Donna Rifkind

In England two hundred years ago, when Tracy Chevalier's new novel takes place, the idea that animals could become extinct was too radical for most to contemplate. Fossils could be decorative and might even have magical powers, but they couldn't possibly be the remains of creatures that God had erased from the world. Surely, people thought, the huge, toothy skeletons that were beginning to be unearthed from the cliffs of Lyme Regis, a shabby resort town on the Dorset coast, must belong to beasts that still exist in some remote land.

Imagine the anxiety these beliefs produced. What if one of those bloodthirsty monsters suddenly swam up onto the beach? What if the Earth (which, according to church doctrine, was created by God in six 24-hour time slots beginning at 8:00 PM on October 23, 4004 BC) was in fact always changing, and not comfortingly constant? For conventional Britons of the Regency period, the discovery of these fossils was amazing and disturbing in equal measure.

Such a milieu offers rich reserves for a historical novelist to plumb. And Chevalier's story -- whose outlines are mostly true, though the author admits in a postscript that she "made up plenty" -- gets even better as she explains who was performing those early-nineteenth-century Lyme Regis excavations.

It was a working-class girl named Mary Anning, who kept her family out of the poorhouse by selling "curies" -- curiosities -- that she found on the beach. (She inspired the tongue-twister "She sells seashells by the seashore.") Mary Anning had very little education and few rights -- no women of any class could vote or attend university at the time, and certainly none wouldbe allowed across the threshold of London's Geological Society, where Anning's finds were hotly discussed -- yet she knew more about the fledgling field of paleontology than all the blustery gentlemen collectors who charged onto the Lyme beaches, hoping to nab themselves a specimen.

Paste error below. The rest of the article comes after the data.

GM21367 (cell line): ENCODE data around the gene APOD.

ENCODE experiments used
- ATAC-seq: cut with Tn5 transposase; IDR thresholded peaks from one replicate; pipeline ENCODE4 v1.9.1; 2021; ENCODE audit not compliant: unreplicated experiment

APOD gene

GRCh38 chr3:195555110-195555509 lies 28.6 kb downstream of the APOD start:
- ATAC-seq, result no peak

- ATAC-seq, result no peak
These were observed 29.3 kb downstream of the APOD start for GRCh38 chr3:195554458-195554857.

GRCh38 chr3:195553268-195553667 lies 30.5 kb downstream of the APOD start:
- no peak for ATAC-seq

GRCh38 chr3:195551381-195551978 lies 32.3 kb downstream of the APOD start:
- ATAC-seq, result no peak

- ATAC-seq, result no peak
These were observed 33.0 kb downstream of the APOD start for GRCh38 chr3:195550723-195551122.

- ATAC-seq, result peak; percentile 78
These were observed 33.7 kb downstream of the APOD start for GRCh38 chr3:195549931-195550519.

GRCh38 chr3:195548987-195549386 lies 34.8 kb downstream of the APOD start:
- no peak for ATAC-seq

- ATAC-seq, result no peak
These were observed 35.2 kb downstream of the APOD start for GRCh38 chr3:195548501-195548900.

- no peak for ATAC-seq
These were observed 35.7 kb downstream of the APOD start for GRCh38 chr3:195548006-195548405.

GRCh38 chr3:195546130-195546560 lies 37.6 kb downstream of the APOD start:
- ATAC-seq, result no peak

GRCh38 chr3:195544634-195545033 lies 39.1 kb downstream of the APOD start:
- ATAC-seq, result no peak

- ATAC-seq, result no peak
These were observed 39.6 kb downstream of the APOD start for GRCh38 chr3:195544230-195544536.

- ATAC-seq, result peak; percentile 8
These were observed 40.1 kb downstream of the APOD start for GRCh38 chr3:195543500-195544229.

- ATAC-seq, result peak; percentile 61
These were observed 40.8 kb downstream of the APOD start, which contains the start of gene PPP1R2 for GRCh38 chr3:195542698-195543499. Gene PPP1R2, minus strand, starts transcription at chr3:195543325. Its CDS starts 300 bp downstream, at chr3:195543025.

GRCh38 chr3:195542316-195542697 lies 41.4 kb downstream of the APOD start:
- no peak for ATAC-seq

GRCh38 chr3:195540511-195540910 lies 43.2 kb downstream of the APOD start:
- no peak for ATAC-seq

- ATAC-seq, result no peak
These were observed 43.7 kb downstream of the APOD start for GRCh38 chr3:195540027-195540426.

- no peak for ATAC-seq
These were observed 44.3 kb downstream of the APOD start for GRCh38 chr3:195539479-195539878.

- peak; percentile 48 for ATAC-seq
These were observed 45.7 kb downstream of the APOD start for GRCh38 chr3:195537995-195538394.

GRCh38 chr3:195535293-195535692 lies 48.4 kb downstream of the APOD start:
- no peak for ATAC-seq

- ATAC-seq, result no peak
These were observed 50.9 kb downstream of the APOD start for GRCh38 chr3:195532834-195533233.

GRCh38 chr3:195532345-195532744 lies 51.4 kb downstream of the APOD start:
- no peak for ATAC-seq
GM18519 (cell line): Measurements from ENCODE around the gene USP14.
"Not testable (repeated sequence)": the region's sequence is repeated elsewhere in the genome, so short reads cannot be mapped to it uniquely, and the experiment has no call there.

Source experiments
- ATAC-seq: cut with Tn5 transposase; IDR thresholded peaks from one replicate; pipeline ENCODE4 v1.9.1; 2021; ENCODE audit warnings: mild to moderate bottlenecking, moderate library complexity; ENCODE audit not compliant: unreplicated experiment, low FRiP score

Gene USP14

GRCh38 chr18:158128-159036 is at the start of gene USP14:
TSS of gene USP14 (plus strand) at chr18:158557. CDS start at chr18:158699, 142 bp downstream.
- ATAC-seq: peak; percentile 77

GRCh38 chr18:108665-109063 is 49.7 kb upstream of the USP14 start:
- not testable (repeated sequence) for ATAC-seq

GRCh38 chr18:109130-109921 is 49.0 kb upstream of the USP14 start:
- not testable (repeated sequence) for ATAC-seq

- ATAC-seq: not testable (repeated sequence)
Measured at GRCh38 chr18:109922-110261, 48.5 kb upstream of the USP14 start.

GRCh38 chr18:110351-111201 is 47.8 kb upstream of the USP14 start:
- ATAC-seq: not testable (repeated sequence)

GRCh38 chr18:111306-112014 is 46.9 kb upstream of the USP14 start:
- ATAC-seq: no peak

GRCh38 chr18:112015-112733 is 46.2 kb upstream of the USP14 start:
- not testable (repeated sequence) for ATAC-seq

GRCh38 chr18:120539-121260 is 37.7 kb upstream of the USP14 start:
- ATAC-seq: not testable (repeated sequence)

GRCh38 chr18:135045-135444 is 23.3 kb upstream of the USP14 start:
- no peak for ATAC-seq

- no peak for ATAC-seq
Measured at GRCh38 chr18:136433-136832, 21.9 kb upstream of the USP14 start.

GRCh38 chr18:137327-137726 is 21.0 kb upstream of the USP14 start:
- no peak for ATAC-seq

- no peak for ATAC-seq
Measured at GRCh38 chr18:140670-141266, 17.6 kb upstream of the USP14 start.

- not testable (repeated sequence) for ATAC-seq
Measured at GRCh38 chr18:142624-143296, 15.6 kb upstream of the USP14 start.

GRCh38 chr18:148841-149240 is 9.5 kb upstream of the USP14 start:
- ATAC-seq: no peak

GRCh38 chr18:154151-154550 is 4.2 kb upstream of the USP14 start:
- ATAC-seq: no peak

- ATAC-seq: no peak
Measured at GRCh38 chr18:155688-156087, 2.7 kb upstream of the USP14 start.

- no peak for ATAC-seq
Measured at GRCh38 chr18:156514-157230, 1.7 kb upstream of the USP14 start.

In 1810, at age eleven, Mary uncovered the first complete skeleton of an ichthyosaurus, though it then had no name and was thought to be some sort of crocodile. (The word "dinosaur" would not enter the language until 1824.) In 1821 she found the first plesiosaurus, and in 1828 the first dimorphodon, a kind of pterosaur. These major discoveries brought her fame during her lifetime, but never distinction, or even financial solvency. She remained, as one of Chevalier's male characters describes her, "a spare part," an oddball, an outsider.

"The world has used me so unkindly, I fear it has made me suspicious of every one," Mary once wrote in a letter. Yet Chevalier is much too canny a novelist to turn her version of Anning's life into a strident catalogue of feminist and class-discrimination grievances. Instead, in Chevalier's imagining, Mary's grim limitations cling to her as plainly and stubbornly as her ambitions, without much fuss. This is a quiet book, it turns out, about a spinster who walked up and down the beach nearly every day of her life. Like Chevalier's most popular previous novel, Girl with a Pearl Earring, its eloquence lives in that quietness, its frankness like cold clear water after too much wine.